The study, "Pentoxifyline Improves Non‐Alcoholic Steatohepatitis: Results of a Double‐Blinded, Randomized, Placebo‐Controlled Trial," found that after one year, an improvement of 30 percent or more in ALT levels from baseline was observed in a significantly higher proportion of subjects taking pentoxifylline compared to those on placebo (p=0.02). Additionally, a decrease of greater than 2 points in the NAS score was seen in half the pentoxifylline group versus 16 percent of those on placebo (p=0.01). Pentoxifylline significantly improved steatosis (fat in the liver) and inflammation, but no significant changes in ballooning were observed. A trend suggesting lack of progression of fibrosis (scar tissue in the liver) was also noted in the pentoxifylline group compared to placebo.

"There is a need for effective treatments for NASH. Previous experimental and pilot data suggesting potential benefits of pentoxifylline in NASH encouraged us to conduct this randomized, placebo controlled trial," explained Dr. Zein.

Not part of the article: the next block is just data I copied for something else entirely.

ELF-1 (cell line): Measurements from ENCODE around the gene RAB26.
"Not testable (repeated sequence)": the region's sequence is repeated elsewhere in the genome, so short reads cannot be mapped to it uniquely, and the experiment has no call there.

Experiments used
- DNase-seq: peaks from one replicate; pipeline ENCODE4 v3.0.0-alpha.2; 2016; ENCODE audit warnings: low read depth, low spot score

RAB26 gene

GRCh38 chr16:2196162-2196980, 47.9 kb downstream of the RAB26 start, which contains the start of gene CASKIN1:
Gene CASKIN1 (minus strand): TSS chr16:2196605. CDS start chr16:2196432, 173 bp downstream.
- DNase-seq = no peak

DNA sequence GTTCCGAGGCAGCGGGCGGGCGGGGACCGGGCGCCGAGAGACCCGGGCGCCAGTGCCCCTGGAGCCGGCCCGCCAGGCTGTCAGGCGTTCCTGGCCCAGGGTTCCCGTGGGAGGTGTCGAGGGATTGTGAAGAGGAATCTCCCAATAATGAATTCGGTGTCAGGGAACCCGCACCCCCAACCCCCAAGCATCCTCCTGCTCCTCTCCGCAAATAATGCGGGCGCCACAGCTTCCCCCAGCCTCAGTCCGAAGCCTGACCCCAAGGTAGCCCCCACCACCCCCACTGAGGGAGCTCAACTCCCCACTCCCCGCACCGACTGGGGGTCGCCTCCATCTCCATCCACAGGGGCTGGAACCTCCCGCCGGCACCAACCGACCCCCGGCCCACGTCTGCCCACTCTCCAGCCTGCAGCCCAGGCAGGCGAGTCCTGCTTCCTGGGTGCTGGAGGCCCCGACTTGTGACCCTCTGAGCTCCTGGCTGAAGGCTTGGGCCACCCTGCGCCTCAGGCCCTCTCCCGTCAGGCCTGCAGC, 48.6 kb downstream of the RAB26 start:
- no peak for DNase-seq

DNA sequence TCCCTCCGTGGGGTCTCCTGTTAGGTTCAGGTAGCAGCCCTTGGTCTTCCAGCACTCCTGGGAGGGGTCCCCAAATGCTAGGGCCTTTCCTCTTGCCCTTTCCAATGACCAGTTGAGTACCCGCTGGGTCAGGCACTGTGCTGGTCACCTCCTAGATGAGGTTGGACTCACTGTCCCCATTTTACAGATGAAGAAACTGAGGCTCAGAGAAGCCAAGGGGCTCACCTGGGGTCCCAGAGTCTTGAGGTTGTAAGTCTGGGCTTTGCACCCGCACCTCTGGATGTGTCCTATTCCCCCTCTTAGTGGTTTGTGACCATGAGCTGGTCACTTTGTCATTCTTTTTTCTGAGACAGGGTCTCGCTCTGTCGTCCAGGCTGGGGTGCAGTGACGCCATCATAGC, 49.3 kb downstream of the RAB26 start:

"The higher frequency of biochemical and histological improvement observed in our study among patients who received pentoxifylline compared to placebo, suggest both a reason for hope and a need for further studies," added Dr. Zein. She advises that physicians should suspect and investigate for fatty liver disease among patients who are at high risk, including those who are overweight, diabetic, or have other elements of the metabolic syndrome. "General recommendations in the management of patients with fatty liver disease include weight reduction for obese patients, and optimized management of the components of the metabolic syndrome, if present. However, there is still a need for effective medical therapeutic agents for NASH, and that is why the results of this study are so encouraging," Dr. Zein concluded.

Indiana Study Explores Changes in Adipose Tissue Insulin Resistance in NASH

Although insulin sensitizers have been the main focus for developing new treatments for NASH, the study by Dr. Zein and another study by the NIDDK‐funded NASH Clinical Research Network (NASH CRN) presented at the ACG Annual Scientific meeting in San Antonio as a late breaking abstract indicate that pathways other than insulin resistance could be used for developing effective treatments for NASH.